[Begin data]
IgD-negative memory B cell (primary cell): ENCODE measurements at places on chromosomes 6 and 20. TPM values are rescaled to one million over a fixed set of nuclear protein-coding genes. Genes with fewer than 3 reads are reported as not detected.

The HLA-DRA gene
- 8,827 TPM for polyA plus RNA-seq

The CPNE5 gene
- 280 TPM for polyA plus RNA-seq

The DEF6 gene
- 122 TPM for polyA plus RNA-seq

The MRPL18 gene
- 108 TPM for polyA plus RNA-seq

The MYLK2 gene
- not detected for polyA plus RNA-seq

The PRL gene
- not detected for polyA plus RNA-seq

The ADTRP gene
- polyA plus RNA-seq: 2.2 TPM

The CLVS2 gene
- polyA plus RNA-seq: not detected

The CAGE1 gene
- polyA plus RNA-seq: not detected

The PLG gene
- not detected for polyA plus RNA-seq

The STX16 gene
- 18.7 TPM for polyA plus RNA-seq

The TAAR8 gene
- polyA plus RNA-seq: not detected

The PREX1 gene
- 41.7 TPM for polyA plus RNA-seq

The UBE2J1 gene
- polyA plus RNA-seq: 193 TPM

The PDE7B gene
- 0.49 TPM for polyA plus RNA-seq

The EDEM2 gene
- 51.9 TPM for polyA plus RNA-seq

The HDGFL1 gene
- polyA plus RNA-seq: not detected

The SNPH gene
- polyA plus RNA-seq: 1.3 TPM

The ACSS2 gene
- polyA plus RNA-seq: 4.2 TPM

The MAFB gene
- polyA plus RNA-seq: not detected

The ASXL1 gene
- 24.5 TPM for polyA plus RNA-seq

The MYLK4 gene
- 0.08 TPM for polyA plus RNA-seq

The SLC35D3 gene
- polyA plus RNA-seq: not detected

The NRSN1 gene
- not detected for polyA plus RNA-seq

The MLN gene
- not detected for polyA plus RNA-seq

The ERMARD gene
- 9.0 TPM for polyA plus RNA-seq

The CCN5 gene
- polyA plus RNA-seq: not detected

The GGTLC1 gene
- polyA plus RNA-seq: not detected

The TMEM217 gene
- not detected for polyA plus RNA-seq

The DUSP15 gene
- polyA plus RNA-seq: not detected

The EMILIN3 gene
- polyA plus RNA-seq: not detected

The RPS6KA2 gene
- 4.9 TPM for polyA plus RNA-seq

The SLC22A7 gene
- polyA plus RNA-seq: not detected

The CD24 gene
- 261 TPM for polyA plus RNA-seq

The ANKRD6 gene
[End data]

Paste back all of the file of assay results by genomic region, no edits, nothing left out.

IgD-negative memory B cell (primary cell): ENCODE measurements at places on chromosomes 6 and 20. TPM values are rescaled to one million over a fixed set of nuclear protein-coding genes. Genes with fewer than 3 reads are reported as not detected.

The HLA-DRA gene
- 8,827 TPM for polyA plus RNA-seq

The CPNE5 gene
- 280 TPM for polyA plus RNA-seq

The DEF6 gene
- 122 TPM for polyA plus RNA-seq

The MRPL18 gene
- 108 TPM for polyA plus RNA-seq

The MYLK2 gene
- not detected for polyA plus RNA-seq

The PRL gene
- not detected for polyA plus RNA-seq

The ADTRP gene
- polyA plus RNA-seq: 2.2 TPM

The CLVS2 gene
- polyA plus RNA-seq: not detected

The CAGE1 gene
- polyA plus RNA-seq: not detected

The PLG gene
- not detected for polyA plus RNA-seq

The STX16 gene
- 18.7 TPM for polyA plus RNA-seq

The TAAR8 gene
- polyA plus RNA-seq: not detected

The PREX1 gene
- 41.7 TPM for polyA plus RNA-seq

The UBE2J1 gene
- polyA plus RNA-seq: 193 TPM

The PDE7B gene
- 0.49 TPM for polyA plus RNA-seq

The EDEM2 gene
- 51.9 TPM for polyA plus RNA-seq

The HDGFL1 gene
- polyA plus RNA-seq: not detected

The SNPH gene
- polyA plus RNA-seq: 1.3 TPM

The ACSS2 gene
- polyA plus RNA-seq: 4.2 TPM

The MAFB gene
- polyA plus RNA-seq: not detected

The ASXL1 gene
- 24.5 TPM for polyA plus RNA-seq

The MYLK4 gene
- 0.08 TPM for polyA plus RNA-seq

The SLC35D3 gene
- polyA plus RNA-seq: not detected

The NRSN1 gene
- not detected for polyA plus RNA-seq

The MLN gene
- not detected for polyA plus RNA-seq

The ERMARD gene
- 9.0 TPM for polyA plus RNA-seq

The CCN5 gene
- polyA plus RNA-seq: not detected

The GGTLC1 gene
- polyA plus RNA-seq: not detected

The TMEM217 gene
- not detected for polyA plus RNA-seq

The DUSP15 gene
- polyA plus RNA-seq: not detected

The EMILIN3 gene
- polyA plus RNA-seq: not detected

The RPS6KA2 gene
- 4.9 TPM for polyA plus RNA-seq

The SLC22A7 gene
- polyA plus RNA-seq: not detected

The CD24 gene
- 261 TPM for polyA plus RNA-seq

The ANKRD6 gene